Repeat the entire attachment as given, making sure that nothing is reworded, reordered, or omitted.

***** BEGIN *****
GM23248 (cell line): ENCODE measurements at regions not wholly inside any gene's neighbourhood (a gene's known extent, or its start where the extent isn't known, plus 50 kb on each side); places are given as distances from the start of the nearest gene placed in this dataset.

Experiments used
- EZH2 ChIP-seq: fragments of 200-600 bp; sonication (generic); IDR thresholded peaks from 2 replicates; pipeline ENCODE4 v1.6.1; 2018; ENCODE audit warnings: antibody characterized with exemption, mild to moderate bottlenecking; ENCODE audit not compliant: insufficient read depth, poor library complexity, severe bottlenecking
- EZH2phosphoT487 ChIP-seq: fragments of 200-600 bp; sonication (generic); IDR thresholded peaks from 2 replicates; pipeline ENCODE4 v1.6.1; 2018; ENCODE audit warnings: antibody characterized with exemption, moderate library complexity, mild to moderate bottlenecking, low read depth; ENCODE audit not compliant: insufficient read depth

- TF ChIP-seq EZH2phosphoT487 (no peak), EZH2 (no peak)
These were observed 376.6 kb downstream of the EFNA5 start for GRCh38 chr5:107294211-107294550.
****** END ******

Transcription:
GM23248 (cell line): ENCODE measurements at regions not wholly inside any gene's neighbourhood (a gene's known extent, or its start where the extent isn't known, plus 50 kb on each side); places are given as distances from the start of the nearest gene placed in this dataset.

Experiments used
- EZH2 ChIP-seq: fragments of 200-600 bp; sonication (generic); IDR thresholded peaks from 2 replicates; pipeline ENCODE4 v1.6.1; 2018; ENCODE audit warnings: antibody characterized with exemption, mild to moderate bottlenecking; ENCODE audit not compliant: insufficient read depth, poor library complexity, severe bottlenecking
- EZH2phosphoT487 ChIP-seq: fragments of 200-600 bp; sonication (generic); IDR thresholded peaks from 2 replicates; pipeline ENCODE4 v1.6.1; 2018; ENCODE audit warnings: antibody characterized with exemption, moderate library complexity, mild to moderate bottlenecking, low read depth; ENCODE audit not compliant: insufficient read depth

- TF ChIP-seq EZH2phosphoT487 (no peak), EZH2 (no peak)
These were observed 376.6 kb downstream of the EFNA5 start for GRCh38 chr5:107294211-107294550.